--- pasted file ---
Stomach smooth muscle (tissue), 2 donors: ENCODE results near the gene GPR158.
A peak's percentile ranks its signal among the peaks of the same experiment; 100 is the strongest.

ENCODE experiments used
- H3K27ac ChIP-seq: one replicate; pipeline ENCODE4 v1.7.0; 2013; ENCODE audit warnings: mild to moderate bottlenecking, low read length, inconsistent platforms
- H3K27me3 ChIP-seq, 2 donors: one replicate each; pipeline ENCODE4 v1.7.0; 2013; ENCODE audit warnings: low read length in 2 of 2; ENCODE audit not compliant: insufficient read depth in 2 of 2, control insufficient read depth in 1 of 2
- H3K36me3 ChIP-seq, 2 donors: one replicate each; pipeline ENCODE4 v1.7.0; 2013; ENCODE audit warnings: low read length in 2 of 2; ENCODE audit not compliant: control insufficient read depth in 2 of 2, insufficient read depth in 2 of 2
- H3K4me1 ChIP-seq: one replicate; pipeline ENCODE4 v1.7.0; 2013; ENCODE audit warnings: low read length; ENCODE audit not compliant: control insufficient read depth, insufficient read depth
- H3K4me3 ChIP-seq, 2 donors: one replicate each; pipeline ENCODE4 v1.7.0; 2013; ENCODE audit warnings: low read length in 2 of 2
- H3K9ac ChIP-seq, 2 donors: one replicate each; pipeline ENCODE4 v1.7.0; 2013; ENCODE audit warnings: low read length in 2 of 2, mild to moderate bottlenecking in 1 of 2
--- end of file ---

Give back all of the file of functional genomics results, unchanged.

Stomach smooth muscle (tissue), 2 donors: ENCODE results near the gene GPR158.
A peak's percentile ranks its signal among the peaks of the same experiment; 100 is the strongest.

ENCODE experiments used
- H3K27ac ChIP-seq: one replicate; pipeline ENCODE4 v1.7.0; 2013; ENCODE audit warnings: mild to moderate bottlenecking, low read length, inconsistent platforms
- H3K27me3 ChIP-seq, 2 donors: one replicate each; pipeline ENCODE4 v1.7.0; 2013; ENCODE audit warnings: low read length in 2 of 2; ENCODE audit not compliant: insufficient read depth in 2 of 2, control insufficient read depth in 1 of 2
- H3K36me3 ChIP-seq, 2 donors: one replicate each; pipeline ENCODE4 v1.7.0; 2013; ENCODE audit warnings: low read length in 2 of 2; ENCODE audit not compliant: control insufficient read depth in 2 of 2, insufficient read depth in 2 of 2
- H3K4me1 ChIP-seq: one replicate; pipeline ENCODE4 v1.7.0; 2013; ENCODE audit warnings: low read length; ENCODE audit not compliant: control insufficient read depth, insufficient read depth
- H3K4me3 ChIP-seq, 2 donors: one replicate each; pipeline ENCODE4 v1.7.0; 2013; ENCODE audit warnings: low read length in 2 of 2
- H3K9ac ChIP-seq, 2 donors: one replicate each; pipeline ENCODE4 v1.7.0; 2013; ENCODE audit warnings: low read length in 2 of 2, mild to moderate bottlenecking in 1 of 2